Religious revival that swept the colonies. Participating ministers, most notably Jonathan Edwards and George Whitfield, placed an emphasis on direct, emotive spirituality.
People's faith and piety was waning until this rousing religious revival occurred in the 1730s and 1740s. In his fire and brimstone sermons, Edwards proclaimed with a burning righteousness the folly of believing in salvation through good works and affirmed the need for complete dependence on God's grace. One of his famous sermons was called "Sinners in the Hands of an Angry God." Later, George Whitefield, a great
orator, continued to revolutionize the spiritual lives of the colonists. They heaped abuse on sinners and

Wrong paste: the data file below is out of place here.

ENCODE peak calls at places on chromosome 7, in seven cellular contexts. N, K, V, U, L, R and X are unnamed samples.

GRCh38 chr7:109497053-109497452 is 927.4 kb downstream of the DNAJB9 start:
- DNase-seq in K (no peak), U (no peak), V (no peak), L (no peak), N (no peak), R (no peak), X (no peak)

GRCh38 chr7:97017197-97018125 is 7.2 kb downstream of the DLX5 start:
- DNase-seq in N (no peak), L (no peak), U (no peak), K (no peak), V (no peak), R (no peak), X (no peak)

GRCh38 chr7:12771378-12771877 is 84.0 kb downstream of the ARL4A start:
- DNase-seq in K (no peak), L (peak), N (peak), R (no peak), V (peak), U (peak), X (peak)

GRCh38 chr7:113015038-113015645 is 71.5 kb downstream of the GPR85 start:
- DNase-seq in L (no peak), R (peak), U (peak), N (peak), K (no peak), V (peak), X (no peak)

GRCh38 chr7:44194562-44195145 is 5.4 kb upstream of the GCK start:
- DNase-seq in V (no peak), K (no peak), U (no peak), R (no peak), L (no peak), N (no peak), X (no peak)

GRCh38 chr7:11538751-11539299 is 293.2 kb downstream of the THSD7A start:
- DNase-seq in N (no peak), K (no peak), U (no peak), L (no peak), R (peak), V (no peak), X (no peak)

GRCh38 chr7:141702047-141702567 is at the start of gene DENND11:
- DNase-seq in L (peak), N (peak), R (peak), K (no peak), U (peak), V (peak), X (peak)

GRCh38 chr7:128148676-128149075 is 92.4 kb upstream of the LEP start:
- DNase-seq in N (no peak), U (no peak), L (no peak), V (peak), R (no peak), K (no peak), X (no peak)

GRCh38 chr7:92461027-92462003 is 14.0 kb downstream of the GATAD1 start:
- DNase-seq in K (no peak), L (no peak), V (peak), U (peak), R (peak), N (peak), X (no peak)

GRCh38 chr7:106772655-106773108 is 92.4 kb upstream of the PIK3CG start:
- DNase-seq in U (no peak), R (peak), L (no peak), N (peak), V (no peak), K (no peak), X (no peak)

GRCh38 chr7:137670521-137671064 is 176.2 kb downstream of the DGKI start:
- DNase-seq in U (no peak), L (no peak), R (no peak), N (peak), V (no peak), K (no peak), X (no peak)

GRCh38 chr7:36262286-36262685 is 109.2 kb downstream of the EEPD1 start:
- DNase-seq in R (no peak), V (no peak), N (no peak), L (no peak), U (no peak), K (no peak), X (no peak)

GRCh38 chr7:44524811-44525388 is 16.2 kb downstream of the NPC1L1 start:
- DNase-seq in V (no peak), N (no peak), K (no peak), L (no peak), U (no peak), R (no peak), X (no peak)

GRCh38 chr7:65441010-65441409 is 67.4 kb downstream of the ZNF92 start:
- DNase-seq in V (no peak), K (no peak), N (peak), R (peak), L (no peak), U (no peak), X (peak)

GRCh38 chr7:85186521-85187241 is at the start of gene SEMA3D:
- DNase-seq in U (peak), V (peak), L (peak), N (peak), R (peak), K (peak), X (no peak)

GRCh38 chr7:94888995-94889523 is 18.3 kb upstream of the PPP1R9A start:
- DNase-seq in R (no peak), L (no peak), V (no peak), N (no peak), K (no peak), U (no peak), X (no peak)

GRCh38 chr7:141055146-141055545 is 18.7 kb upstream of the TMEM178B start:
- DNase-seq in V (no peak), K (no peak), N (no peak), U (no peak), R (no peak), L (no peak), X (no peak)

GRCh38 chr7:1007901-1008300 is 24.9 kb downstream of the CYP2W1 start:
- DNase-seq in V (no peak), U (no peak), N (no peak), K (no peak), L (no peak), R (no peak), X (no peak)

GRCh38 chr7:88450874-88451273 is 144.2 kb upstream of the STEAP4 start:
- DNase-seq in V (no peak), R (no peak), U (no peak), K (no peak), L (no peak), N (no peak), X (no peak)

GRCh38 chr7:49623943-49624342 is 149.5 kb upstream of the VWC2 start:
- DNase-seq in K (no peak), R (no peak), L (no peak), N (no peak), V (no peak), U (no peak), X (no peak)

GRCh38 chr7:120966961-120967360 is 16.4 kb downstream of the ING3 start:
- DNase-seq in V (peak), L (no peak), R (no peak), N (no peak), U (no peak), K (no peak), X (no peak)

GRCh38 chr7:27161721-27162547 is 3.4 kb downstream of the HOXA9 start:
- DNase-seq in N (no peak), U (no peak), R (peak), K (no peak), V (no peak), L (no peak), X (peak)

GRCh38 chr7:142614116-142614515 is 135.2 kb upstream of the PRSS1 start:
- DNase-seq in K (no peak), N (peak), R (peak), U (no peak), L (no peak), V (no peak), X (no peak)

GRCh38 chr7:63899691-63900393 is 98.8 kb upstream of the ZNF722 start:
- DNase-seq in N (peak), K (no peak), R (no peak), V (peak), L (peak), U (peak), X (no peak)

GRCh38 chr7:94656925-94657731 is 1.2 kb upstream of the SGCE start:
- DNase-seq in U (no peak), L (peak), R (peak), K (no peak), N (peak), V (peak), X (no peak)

shook enormous audiences with emotional appeals. Many people became converts. Orthodox clergymen, "Old lights," were skeptical of all of this. "New light" ministers defended it. Lasting effects of this event:
emphasis on direct, emotive spirituality; more denominations formed; fresh wave of missionary work; new centers of learning were formed. It united the American people. A Second Great Awakening arose in the nineteenth century.